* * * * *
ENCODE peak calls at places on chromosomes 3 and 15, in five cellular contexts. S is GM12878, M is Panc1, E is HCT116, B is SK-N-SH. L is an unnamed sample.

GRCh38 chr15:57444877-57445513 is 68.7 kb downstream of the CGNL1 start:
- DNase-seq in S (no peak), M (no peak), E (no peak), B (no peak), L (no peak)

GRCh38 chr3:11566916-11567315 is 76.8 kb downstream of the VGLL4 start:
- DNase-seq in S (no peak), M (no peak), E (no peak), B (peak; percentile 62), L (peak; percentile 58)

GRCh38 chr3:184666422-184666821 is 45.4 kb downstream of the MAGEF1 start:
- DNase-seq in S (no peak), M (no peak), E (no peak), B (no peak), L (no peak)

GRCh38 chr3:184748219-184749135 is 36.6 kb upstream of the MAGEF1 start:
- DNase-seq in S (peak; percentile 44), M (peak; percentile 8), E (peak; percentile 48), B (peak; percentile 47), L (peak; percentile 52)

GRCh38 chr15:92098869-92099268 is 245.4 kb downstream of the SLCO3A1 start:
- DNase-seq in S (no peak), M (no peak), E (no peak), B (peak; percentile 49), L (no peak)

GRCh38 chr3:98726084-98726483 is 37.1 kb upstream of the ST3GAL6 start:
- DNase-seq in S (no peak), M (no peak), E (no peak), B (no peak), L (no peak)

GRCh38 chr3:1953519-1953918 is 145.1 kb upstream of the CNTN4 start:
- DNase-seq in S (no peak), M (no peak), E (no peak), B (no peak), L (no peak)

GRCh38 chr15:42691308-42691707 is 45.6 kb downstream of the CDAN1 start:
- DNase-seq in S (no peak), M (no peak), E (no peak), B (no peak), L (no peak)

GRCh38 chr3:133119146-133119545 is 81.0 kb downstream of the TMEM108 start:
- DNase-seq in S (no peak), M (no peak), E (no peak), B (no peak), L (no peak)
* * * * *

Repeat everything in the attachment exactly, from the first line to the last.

ENCODE peak calls at places on chromosomes 3 and 15, in five cellular contexts. S is GM12878, M is Panc1, E is HCT116, B is SK-N-SH. L is an unnamed sample.

GRCh38 chr15:57444877-57445513 is 68.7 kb downstream of the CGNL1 start:
- DNase-seq in S (no peak), M (no peak), E (no peak), B (no peak), L (no peak)

GRCh38 chr3:11566916-11567315 is 76.8 kb downstream of the VGLL4 start:
- DNase-seq in S (no peak), M (no peak), E (no peak), B (peak; percentile 62), L (peak; percentile 58)

GRCh38 chr3:184666422-184666821 is 45.4 kb downstream of the MAGEF1 start:
- DNase-seq in S (no peak), M (no peak), E (no peak), B (no peak), L (no peak)

GRCh38 chr3:184748219-184749135 is 36.6 kb upstream of the MAGEF1 start:
- DNase-seq in S (peak; percentile 44), M (peak; percentile 8), E (peak; percentile 48), B (peak; percentile 47), L (peak; percentile 52)

GRCh38 chr15:92098869-92099268 is 245.4 kb downstream of the SLCO3A1 start:
- DNase-seq in S (no peak), M (no peak), E (no peak), B (peak; percentile 49), L (no peak)

GRCh38 chr3:98726084-98726483 is 37.1 kb upstream of the ST3GAL6 start:
- DNase-seq in S (no peak), M (no peak), E (no peak), B (no peak), L (no peak)

GRCh38 chr3:1953519-1953918 is 145.1 kb upstream of the CNTN4 start:
- DNase-seq in S (no peak), M (no peak), E (no peak), B (no peak), L (no peak)

GRCh38 chr15:42691308-42691707 is 45.6 kb downstream of the CDAN1 start:
- DNase-seq in S (no peak), M (no peak), E (no peak), B (no peak), L (no peak)

GRCh38 chr3:133119146-133119545 is 81.0 kb downstream of the TMEM108 start:
- DNase-seq in S (no peak), M (no peak), E (no peak), B (no peak), L (no peak)